2018 nonfiction winner
Robert Moor | On Trails: An Exploration
About the author
Robert Moor has written for The New York Times, Harper’s, n+1, New York, and GQ, among other publications. A recipient of the Middlebury Fellowship in Environmental Journalism, he has won multiple awards for his nonfiction writing. He lives in a cabin in the woods in Halfmoon Bay, British Columbia.
About the book
How do we choose a path for our lives? How do we—or any creature—navigate a vast wilderness? In his debut, On Trails: An Exploration, Robert Moor shines a light on the many paths that connect our world and how they guide our lives. “On every scale of life,” he writes, “from microscopic cells to herds of elephants, creatures can be found relying on trails to reduce an overwhelming array of options to a single expeditious route. Without trails, we would be lost.”
Moor examines trails from the miniscule to the massive, from the ancient to the futuristic. He hunts down invisible insect trails and long-lost Cherokee trails; he follows continent-spanning hiking trails, buffalo traces, the interstate highway network, and the ethereal threads of the Internet—all to explore how this one concept, the trail, lies at the center of our lives. Interweaving stories of his globe-hopping travels with findings from science, history, and philosophy, On Trails enables us to understand our species, our history, and our planet anew.
Critics / Reviews
“The best outdoors book of the year.… An outstanding work that should be read by anyone who has spent time following a footpath through the woods. … The prologue alone is worth the price of admission: a nearly-30-page set piece about hiking the A.T. that puts Bill Bryson and Cheryl Strayed to shame.” —Sierra Club
“Like Montaigne, Mr. Moor writes about one subject as a way of touching on 100 others. … He’s a philosopher on foot, recording his journey through miles of wilderness and through a mind sorting out the meaning of travel itself. … The only constant in On Trails is the promise of surprise.” — The Wall Street Journal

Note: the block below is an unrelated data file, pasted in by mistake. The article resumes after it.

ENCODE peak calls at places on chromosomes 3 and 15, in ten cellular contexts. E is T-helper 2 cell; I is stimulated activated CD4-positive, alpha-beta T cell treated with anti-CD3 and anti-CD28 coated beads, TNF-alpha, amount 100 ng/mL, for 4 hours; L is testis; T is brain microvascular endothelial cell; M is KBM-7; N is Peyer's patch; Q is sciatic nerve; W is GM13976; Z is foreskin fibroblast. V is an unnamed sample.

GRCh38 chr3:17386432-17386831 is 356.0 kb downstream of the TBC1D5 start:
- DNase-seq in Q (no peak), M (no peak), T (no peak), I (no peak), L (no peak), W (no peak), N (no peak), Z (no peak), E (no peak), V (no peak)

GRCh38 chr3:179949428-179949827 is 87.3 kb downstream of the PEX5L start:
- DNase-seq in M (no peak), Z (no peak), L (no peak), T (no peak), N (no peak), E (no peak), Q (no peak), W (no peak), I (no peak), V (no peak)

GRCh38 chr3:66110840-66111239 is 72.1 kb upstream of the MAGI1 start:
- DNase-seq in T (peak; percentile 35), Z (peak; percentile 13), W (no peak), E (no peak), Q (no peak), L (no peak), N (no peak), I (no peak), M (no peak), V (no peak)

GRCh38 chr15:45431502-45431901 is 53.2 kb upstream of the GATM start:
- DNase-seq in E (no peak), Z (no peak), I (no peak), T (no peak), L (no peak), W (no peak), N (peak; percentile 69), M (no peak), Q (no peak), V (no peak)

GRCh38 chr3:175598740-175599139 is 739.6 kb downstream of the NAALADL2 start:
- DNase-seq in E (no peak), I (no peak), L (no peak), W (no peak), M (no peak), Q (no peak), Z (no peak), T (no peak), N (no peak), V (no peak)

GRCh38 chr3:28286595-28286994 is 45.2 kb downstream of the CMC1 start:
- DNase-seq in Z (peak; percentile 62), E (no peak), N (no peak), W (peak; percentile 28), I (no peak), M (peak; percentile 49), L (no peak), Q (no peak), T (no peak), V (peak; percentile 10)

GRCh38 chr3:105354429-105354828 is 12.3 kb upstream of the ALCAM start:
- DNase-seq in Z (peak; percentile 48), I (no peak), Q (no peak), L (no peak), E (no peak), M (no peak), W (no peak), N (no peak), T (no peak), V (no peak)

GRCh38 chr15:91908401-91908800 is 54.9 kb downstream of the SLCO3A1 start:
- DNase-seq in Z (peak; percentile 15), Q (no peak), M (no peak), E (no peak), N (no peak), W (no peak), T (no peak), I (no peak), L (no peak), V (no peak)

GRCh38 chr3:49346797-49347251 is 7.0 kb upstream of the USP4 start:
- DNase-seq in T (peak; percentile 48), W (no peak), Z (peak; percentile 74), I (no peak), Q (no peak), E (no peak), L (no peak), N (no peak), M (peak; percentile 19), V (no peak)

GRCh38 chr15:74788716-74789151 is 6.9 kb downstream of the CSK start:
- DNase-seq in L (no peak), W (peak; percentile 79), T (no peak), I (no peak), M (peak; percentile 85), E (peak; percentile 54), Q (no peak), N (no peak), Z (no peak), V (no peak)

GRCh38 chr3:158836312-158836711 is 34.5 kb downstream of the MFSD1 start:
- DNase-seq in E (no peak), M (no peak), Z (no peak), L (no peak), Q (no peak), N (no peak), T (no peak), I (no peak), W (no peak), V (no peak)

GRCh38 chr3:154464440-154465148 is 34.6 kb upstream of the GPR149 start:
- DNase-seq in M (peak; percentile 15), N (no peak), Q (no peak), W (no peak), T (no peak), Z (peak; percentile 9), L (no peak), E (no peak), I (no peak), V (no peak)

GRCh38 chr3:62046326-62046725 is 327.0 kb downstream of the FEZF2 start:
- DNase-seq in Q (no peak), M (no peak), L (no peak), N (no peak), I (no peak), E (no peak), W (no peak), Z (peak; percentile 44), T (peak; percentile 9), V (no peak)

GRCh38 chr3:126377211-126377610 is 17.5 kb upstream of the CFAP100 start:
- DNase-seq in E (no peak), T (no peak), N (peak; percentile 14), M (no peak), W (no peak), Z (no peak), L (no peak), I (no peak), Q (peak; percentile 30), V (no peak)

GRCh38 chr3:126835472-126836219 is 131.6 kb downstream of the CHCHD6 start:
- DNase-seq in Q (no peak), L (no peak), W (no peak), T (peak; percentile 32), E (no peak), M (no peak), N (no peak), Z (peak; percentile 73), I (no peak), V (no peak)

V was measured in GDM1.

“Part natural history, part scientific inquiry, but most of all a deeply thoughtful human meditation on how we walk through life, Moor’s book is enchanting.” — The Boston Globe
“A wanderer’s dream, even from an armchair.” — The Economist
“Stunning … a wondrous nonfiction debut. … In each chapter, Moor explores the same phenomenon in a surprising new context, from the fossilized traces of prehistoric smudges to swaths of jungle flattened by elephants, from the paths of nomadic Native Americans to the interstates that paved them over. Along the way, Moor reaches into the history of science, religion, and philosophy to trace similar lines of refinement in the amassing of knowledge and ideas. … It’s an exhilarating journey.” — Departures
“You might think of Robert Moor as the Roger Angell of trail-walking. Just as Angell’s reports on specific baseball games segue effortlessly into reflections on the venerable sport itself, so Moor looks up from whatever trail he may be on to see the big picture. Which is often very big, indeed.” — The Washington Post
“Moor’s writing compares better with wilderness philosophers like Annie Dillard or Edward Abbey. Each chapter of this GQ writer’s debut work is packed with ideas, switchbacking to and fro. Each idea is so carefully portrayed and deeply fascinating that I had to stop and catch my breath often. … It’s a beautiful trek through the human and natural landscapes of modern life.” — Chicago Review of Books